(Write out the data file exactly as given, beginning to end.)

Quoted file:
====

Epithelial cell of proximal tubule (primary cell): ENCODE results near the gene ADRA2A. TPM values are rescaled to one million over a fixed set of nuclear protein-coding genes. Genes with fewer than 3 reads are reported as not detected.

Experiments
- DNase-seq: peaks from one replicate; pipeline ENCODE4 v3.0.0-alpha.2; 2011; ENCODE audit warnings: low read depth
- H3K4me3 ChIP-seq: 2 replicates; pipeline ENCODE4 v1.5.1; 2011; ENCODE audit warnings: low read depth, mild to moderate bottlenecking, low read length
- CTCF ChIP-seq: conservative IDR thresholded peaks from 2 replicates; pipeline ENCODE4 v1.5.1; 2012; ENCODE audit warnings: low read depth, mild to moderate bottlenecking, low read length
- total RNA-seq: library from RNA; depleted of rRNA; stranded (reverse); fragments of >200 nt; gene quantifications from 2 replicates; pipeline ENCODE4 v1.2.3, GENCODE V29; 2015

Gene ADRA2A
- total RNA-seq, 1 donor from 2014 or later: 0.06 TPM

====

Epithelial cell of proximal tubule (primary cell): ENCODE results near the gene ADRA2A. TPM values are rescaled to one million over a fixed set of nuclear protein-coding genes. Genes with fewer than 3 reads are reported as not detected.

Experiments
- DNase-seq: peaks from one replicate; pipeline ENCODE4 v3.0.0-alpha.2; 2011; ENCODE audit warnings: low read depth
- H3K4me3 ChIP-seq: 2 replicates; pipeline ENCODE4 v1.5.1; 2011; ENCODE audit warnings: low read depth, mild to moderate bottlenecking, low read length
- CTCF ChIP-seq: conservative IDR thresholded peaks from 2 replicates; pipeline ENCODE4 v1.5.1; 2012; ENCODE audit warnings: low read depth, mild to moderate bottlenecking, low read length
- total RNA-seq: library from RNA; depleted of rRNA; stranded (reverse); fragments of >200 nt; gene quantifications from 2 replicates; pipeline ENCODE4 v1.2.3, GENCODE V29; 2015

Gene ADRA2A
- total RNA-seq, 1 donor from 2014 or later: 0.06 TPM